Although it has created some political controversy, the ‘youth wage subsidy’ has now been put in place through the Employment Tax Incentive Act No 26 of 2013 (‘the Act’), which came into effect on 1 January 2014.
youth wage subsidy
Statistics South Africa (Stats SA) says that South Africa could do better with a youth wage subsidy than without.
Stats SA statistician general, Pali Lehohla, points out that there is a problem of skills, experience and of getting into the system in the country.
The International Labour Organisation (ILO) believes South Africa should immediately introduce the youth wage subsidy - in some sectors of the economy - to test if it would yield results.
IOL deputy director for Decent Work Team for Southern and East Africa, Joni Musabayana, points out that, the youth wage subsidy was successful in many countries.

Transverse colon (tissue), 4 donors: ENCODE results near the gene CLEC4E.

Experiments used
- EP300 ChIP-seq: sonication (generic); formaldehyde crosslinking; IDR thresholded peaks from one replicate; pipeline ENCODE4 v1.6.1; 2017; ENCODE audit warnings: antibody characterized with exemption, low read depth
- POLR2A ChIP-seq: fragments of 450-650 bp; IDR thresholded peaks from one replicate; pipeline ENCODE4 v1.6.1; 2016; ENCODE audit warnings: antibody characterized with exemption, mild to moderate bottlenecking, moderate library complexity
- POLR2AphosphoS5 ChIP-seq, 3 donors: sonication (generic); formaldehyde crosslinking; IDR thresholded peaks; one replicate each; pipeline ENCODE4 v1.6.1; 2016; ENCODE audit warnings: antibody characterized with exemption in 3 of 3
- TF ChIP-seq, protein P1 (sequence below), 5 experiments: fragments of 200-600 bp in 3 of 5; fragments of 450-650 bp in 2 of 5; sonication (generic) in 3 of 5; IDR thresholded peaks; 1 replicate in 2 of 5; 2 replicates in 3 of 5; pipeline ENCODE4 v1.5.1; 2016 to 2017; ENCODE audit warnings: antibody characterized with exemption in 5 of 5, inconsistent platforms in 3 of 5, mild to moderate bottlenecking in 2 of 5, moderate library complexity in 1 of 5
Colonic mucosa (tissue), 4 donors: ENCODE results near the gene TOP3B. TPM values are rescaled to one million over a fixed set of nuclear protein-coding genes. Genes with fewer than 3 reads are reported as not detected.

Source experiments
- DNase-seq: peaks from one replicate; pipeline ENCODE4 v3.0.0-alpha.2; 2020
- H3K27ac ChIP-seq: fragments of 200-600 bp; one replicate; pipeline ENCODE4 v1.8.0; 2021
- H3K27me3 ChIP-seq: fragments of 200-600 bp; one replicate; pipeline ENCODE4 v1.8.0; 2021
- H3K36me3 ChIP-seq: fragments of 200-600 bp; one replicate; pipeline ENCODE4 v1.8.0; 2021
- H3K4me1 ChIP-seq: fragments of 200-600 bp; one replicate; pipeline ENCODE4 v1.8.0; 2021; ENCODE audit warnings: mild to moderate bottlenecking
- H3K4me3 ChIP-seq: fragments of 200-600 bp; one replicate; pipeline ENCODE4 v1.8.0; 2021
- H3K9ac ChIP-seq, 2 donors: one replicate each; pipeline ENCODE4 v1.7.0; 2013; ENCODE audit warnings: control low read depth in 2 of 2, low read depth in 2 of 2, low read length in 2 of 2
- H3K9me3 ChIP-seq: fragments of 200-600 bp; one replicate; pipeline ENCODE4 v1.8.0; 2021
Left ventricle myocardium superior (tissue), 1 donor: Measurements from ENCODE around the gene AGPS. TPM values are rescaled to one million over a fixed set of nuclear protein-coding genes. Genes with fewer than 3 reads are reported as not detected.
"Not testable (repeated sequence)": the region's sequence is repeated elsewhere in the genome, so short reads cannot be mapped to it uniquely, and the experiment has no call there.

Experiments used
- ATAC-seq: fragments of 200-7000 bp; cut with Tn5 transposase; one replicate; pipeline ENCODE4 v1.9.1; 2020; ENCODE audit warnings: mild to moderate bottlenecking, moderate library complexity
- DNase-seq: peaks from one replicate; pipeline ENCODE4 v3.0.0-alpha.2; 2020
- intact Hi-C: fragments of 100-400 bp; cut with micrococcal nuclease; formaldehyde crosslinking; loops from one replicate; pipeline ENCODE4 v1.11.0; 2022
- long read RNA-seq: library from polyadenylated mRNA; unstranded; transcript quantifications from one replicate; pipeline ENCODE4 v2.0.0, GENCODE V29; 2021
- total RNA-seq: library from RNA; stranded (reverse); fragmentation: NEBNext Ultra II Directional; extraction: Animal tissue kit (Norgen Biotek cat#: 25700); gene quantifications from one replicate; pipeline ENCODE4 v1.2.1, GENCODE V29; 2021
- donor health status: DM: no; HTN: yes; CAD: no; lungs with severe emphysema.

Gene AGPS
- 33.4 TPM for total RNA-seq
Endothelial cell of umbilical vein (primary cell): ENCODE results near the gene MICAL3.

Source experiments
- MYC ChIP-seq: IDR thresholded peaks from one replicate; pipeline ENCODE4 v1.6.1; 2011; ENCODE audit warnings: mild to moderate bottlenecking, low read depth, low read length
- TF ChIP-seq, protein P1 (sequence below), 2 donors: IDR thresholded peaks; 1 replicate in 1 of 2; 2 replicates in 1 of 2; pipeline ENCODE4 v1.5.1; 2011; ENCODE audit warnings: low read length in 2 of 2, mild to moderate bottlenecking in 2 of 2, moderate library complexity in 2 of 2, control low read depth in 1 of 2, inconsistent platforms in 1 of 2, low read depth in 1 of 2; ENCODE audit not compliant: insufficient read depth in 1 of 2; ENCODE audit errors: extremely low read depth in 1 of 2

Musabayana says as part of its ‘decent work’ campaign the ILO is working with government to turn job opportunities in the Extended Public Works Programme (EPWP) into productive jobs.
According to an editorial on the Business Day website, job seeker’s grant cannot substitute for measures that make it easier for businesses to create jobs, or replace improving skills and education or labour market reforms as policy.
It says it the proposed youth wage subsidy is to be swept aside and replaced with a job seeker’s grant, it will be a tragedy for business, the unemployed and the fiscus.
It further argues that ‘another grant’ will not solve the problem of unemployment, and it will run a real risk of pushing state expenditure up to an unsustainable level.